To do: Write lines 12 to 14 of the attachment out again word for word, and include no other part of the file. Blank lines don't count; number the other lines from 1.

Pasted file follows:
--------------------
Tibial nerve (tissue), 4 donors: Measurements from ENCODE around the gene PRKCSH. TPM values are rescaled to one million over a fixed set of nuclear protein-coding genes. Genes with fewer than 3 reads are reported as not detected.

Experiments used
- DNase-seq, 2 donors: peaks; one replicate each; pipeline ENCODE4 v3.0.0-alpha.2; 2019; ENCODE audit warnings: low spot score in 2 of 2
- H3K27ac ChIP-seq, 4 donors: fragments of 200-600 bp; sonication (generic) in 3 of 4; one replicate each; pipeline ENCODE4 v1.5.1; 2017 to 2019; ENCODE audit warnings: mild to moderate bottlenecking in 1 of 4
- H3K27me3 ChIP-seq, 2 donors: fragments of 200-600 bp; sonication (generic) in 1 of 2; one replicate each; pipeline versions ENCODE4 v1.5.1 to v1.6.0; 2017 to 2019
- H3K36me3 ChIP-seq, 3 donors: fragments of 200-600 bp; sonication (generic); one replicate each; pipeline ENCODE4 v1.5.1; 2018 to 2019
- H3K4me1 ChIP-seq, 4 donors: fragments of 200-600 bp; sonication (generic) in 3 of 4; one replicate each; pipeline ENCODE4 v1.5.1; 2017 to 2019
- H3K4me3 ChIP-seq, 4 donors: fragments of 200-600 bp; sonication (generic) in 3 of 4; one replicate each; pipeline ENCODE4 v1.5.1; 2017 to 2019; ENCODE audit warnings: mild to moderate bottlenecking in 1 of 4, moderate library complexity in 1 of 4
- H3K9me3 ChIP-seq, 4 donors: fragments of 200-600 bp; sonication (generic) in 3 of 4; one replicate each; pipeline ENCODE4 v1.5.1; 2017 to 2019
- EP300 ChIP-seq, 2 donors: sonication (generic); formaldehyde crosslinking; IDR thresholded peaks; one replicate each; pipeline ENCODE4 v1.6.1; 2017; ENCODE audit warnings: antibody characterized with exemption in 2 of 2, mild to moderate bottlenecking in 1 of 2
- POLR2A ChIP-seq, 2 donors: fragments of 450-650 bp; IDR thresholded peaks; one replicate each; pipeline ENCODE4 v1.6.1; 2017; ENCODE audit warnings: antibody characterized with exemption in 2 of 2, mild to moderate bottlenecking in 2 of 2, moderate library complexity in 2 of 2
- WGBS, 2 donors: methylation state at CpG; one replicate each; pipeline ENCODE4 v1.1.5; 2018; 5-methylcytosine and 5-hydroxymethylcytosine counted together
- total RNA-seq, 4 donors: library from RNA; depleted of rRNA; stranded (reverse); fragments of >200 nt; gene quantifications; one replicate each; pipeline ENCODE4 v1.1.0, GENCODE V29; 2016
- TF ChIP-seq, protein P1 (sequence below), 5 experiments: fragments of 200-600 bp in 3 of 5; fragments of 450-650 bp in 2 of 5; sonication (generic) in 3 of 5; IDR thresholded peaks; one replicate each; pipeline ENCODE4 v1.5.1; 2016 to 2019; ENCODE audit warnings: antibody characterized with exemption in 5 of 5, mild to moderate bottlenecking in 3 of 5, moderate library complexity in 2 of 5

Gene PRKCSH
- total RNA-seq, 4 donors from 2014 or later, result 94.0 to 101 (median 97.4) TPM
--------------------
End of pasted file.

- WGBS, 2 donors: methylation state at CpG; one replicate each; pipeline ENCODE4 v1.1.5; 2018; 5-methylcytosine and 5-hydroxymethylcytosine counted together
- total RNA-seq, 4 donors: library from RNA; depleted of rRNA; stranded (reverse); fragments of >200 nt; gene quantifications; one replicate each; pipeline ENCODE4 v1.1.0, GENCODE V29; 2016
- TF ChIP-seq, protein P1 (sequence below), 5 experiments: fragments of 200-600 bp in 3 of 5; fragments of 450-650 bp in 2 of 5; sonication (generic) in 3 of 5; IDR thresholded peaks; one replicate each; pipeline ENCODE4 v1.5.1; 2016 to 2019; ENCODE audit warnings: antibody characterized with exemption in 5 of 5, mild to moderate bottlenecking in 3 of 5, moderate library complexity in 2 of 5